On Monday, December 21, 2015, six grandparents sat in six rocking chairs on the access road to the Geyer well in Adams and Middlesex townships. We had no intention of allowing any Rex traffic to pass; most of us were prepared to be arrested if it came to that.
This was, as far as I know, the very first instance of nonviolent direct action with a civil disobedience component carried out by fracktivists in Butler County. This was not a Marcellus Outreach Butler action, though many of the participants are affiliated with MOB.
Why did we do it?
As the action was wrapping up I engaged one of the other grandparents in conversation and she said something that is very powerful: "We don't do this because we think this one action will stop the well. We do it because we are obligated to say no."
While I'm pretty certain that many of the other grandparents, like me, hoped that our action would make Rex reconsider drilling near Mars Area schools, I am absolutely certain that none of us thought that this was even a remote possibility. But, as Berry suggests in the quote above, our "own hearts and spirits would be destroyed by acquiescence" if we didn't do it.
As research evidence piles up, it becomes clearer and clearer that fracking doesn't belong anywhere near people, other living things, water, air, or soil. In the months and weeks leading up to our action, a number of powerful studies were released that linked proximity to fracked wells and low birth weights (Pitt), problem pregnancies (Johns Hopkins), and cardiac visits to emergency rooms (Penn). Duke University released a study linking proximity to a fracked well and decreased property value. Low sperm counts have also been linked to proximity to fracking sites (U. of Missouri).
I applaud the powerful work done by the Mars Parent Group, who have bravely waged a tireless effort to organize and educate the residents of Adams and Middlesex. I am grateful to the residents of Middlesex Twp., the Delaware Riverkeeper Network, and Clean Air Council, who are fighting the Geyer well with the only state sanctioned tools at our disposal: the legal justice system. I am in awe of the people who have been hit with a SLAPP suit but are still speaking out against drilling near Mars Area schools, still exercising their rights guaranteed by our Constitution.
As an elected official, a former teacher of delinquent boys, a father, a grandfather, a person of faith and someone who appreciates and values the ideals of the founding principles of our country, I believe in playing by the rules. But still... rules are made by people, and people make mistakes. When rules allow unspeakable harm or make it more likely to continue to happen, people must not acquiesce.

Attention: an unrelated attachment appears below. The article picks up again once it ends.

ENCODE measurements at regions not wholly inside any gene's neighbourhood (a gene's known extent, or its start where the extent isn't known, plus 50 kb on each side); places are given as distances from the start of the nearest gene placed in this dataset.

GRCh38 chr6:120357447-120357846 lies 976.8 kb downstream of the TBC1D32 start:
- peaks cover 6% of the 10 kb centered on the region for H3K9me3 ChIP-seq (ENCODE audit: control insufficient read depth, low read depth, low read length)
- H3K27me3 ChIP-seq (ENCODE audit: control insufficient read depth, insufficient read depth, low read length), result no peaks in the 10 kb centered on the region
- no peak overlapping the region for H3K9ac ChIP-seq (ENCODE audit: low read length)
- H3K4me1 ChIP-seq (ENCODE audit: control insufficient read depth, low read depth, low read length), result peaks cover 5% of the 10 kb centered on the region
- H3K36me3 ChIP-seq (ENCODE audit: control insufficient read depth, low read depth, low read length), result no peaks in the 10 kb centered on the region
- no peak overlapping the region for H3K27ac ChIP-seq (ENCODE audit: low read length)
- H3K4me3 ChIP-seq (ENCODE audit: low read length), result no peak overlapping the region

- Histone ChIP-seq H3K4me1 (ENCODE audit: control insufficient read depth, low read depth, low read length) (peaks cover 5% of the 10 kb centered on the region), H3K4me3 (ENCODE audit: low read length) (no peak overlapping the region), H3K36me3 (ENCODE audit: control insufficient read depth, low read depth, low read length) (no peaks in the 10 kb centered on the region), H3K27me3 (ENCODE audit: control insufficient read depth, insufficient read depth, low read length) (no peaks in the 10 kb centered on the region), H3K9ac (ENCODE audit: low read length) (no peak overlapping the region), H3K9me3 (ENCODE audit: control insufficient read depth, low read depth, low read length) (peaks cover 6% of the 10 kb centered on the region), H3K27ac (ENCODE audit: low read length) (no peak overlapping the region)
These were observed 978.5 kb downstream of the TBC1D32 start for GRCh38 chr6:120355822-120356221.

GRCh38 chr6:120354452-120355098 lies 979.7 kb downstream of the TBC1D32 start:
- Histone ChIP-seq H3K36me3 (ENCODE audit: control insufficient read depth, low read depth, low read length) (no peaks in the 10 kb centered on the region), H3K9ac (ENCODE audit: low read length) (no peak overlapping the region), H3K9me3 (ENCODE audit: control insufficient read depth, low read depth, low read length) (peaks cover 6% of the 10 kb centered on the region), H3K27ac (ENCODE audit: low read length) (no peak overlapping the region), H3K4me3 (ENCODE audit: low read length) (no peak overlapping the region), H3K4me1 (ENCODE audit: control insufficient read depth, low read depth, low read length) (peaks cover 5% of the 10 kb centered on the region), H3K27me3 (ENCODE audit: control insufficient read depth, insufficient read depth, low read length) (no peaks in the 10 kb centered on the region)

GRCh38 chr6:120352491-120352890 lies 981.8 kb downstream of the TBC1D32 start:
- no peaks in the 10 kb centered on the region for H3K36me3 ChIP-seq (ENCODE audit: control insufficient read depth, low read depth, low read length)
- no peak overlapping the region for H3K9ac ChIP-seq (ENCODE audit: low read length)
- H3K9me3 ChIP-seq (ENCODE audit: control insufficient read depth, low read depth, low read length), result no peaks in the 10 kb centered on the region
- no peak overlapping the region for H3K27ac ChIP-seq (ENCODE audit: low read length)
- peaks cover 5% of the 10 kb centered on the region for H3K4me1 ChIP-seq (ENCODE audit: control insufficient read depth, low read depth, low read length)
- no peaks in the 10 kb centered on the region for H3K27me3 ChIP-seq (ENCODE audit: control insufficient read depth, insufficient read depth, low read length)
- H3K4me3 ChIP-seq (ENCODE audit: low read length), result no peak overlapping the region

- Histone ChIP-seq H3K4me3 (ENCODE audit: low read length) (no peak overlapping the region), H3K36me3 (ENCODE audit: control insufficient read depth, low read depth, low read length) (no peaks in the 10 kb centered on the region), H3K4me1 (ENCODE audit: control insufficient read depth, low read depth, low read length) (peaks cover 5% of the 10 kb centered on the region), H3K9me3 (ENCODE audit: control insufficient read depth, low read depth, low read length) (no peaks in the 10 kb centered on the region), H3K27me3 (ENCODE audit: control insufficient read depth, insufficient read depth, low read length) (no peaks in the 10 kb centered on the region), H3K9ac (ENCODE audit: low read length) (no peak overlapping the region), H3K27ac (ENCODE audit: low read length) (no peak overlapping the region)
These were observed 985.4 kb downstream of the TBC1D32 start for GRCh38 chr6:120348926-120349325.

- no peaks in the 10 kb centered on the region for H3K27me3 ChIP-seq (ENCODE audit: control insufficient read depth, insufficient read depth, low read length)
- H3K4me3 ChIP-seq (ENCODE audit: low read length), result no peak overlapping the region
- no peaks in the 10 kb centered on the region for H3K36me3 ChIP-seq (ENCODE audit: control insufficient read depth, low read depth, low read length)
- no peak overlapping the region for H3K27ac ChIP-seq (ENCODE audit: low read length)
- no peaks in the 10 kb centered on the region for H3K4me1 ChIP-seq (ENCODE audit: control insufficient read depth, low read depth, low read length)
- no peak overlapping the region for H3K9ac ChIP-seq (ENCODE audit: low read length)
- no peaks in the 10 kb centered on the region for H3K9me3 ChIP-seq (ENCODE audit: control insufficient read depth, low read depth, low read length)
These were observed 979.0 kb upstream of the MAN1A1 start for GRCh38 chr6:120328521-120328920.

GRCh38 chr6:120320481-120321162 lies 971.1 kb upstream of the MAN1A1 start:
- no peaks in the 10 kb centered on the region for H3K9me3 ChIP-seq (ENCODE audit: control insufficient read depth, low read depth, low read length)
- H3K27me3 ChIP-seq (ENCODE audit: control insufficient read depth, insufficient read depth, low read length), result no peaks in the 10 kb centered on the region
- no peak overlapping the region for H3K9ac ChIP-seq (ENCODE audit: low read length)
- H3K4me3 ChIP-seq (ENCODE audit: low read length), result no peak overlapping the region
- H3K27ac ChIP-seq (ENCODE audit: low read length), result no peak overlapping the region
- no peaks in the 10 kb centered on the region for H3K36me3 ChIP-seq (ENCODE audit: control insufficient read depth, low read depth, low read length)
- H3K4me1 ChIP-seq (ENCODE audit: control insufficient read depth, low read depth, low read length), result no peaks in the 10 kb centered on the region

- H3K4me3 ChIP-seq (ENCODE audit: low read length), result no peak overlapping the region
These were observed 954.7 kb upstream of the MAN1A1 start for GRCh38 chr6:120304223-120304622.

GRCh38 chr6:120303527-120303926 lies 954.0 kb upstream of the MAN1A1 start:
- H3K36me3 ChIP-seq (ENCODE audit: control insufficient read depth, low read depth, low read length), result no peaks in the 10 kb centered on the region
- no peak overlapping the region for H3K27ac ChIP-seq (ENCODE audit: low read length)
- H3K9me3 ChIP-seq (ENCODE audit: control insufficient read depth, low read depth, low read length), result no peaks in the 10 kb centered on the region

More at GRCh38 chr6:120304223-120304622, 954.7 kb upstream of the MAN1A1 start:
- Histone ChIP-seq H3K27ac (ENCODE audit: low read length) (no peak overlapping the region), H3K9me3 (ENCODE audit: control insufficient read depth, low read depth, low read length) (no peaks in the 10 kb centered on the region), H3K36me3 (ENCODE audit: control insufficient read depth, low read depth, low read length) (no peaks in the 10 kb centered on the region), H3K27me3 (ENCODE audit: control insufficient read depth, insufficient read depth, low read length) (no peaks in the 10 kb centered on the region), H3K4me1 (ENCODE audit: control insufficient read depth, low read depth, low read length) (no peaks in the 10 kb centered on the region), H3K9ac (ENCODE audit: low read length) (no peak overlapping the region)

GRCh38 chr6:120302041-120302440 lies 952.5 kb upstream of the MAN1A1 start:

I think that civil disobedience is a tool that we are going to have to use skillfully to win this fight, but it's only one of the tools. We need the entire toolbox and we need people to stretch from where they are to areas where they are less comfortable. Many have already done some remarkable stretching -- it was a big stretch by many to advocate for your community in front of your supervisors, commissioners and council people; to knock on doors; to show up at rallies and hold signs.
Stretching is what MOB needs to encourage. We've been talking about it for quite some time. We've got some very educated "members" of MOB. They come to every meeting. They are engaged. They have their hearts in the right place but, maybe, some don't stretch. We need to get the folks who are educated to stretch -- e.g., to do file reviews, to monitor streams or air quality. We need folks who attend our rallies to stretch -- maybe to plan a rally. I love it when people say, "Can you think of something creative we could do about (for example) the trucks on Cliff St. in Butler?" I'd love it even more if they'd stretch and say, "I'd like to organize something around Cliff St., could you help me pull that together?" Wouldn't it be wonderful if someone who attended our meetings said, "You know, that program on pipelines was really good. Can I contact my friend Tim DeChristopher about doing a presentation on..." (Alternate: "You know, this presentation on pipelines was really good. I know a guy who could do a presentation on... (fill in the blank); shall I contact him and see when he's available?")
The fracktivist toolbox in Butler County was opened just a bit wider on December 21st. Let's hope that it's just the beginning.